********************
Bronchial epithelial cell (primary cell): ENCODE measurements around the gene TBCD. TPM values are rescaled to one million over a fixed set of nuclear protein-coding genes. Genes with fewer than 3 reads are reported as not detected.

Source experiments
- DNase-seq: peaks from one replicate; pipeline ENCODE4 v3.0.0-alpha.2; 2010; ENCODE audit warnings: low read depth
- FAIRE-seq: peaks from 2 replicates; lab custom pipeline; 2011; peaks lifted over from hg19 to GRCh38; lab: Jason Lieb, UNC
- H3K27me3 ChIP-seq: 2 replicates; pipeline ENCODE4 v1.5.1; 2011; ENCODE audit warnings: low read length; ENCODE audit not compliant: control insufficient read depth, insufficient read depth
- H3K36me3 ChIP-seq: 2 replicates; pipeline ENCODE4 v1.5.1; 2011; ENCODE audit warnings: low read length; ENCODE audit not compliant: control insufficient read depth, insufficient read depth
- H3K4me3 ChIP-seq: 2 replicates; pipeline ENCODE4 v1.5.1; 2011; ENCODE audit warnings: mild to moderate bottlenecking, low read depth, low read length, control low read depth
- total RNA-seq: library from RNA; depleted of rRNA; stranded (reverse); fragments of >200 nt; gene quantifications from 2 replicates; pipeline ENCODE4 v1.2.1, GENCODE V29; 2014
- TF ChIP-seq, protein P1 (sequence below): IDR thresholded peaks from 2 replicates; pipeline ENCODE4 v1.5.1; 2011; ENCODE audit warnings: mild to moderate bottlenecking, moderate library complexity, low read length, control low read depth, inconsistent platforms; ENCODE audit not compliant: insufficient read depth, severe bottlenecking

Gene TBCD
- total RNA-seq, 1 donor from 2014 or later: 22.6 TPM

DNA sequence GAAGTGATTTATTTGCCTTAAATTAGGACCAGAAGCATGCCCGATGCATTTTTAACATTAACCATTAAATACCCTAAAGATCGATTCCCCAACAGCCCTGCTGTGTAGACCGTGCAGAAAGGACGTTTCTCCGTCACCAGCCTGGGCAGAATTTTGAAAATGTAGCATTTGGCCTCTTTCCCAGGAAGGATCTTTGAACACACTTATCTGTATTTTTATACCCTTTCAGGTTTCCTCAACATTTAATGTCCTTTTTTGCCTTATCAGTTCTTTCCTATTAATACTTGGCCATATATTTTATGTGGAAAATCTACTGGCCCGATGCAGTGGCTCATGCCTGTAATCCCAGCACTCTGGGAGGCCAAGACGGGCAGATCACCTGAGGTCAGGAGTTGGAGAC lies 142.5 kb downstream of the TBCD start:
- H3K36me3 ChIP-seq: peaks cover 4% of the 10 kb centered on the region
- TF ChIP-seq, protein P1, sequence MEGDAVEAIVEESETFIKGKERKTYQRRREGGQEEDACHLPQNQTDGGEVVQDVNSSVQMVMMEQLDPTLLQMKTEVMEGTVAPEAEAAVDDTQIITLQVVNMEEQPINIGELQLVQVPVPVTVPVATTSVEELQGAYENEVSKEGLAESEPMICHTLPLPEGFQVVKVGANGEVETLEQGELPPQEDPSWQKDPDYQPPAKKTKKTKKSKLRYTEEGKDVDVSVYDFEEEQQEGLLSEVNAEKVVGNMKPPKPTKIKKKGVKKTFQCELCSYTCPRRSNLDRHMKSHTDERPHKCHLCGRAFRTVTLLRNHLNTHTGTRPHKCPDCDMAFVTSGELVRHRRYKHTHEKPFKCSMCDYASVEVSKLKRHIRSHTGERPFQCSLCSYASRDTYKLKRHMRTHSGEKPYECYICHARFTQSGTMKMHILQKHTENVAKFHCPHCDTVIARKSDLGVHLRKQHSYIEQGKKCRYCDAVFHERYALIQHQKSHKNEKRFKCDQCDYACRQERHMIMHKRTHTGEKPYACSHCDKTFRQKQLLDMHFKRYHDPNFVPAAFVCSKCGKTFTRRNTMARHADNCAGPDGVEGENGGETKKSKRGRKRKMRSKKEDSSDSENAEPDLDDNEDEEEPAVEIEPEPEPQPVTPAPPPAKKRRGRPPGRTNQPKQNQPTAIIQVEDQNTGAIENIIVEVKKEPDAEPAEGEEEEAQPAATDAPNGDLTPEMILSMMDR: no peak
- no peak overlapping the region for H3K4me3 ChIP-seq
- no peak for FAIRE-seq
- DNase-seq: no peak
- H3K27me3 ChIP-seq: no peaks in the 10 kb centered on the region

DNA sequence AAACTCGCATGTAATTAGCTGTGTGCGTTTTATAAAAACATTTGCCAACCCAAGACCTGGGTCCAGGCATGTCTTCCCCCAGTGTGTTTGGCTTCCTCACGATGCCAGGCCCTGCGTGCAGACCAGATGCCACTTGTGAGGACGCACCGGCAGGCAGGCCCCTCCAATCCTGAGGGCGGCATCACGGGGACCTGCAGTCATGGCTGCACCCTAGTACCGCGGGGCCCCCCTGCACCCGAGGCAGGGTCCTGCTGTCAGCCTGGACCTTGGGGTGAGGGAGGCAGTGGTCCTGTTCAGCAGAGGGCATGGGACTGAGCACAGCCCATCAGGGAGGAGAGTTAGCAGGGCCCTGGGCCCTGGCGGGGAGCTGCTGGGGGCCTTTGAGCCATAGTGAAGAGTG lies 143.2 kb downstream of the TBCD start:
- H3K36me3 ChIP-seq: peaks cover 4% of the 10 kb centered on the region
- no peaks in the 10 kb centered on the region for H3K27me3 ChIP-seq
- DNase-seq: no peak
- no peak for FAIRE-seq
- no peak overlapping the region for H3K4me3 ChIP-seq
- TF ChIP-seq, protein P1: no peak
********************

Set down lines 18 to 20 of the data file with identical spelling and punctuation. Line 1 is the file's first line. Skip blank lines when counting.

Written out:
- H3K27me3 ChIP-seq: no peaks in the 10 kb centered on the region

DNA sequence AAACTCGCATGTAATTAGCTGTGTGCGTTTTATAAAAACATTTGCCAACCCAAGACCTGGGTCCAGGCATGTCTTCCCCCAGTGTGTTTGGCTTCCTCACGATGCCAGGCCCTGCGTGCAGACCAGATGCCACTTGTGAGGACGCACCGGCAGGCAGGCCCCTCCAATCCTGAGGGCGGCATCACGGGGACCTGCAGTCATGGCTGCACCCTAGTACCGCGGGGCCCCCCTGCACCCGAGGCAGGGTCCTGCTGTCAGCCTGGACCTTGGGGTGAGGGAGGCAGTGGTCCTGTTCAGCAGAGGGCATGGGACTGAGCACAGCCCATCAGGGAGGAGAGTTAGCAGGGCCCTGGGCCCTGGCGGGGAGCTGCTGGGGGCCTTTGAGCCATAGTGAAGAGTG lies 143.2 kb downstream of the TBCD start:
- H3K36me3 ChIP-seq: peaks cover 4% of the 10 kb centered on the region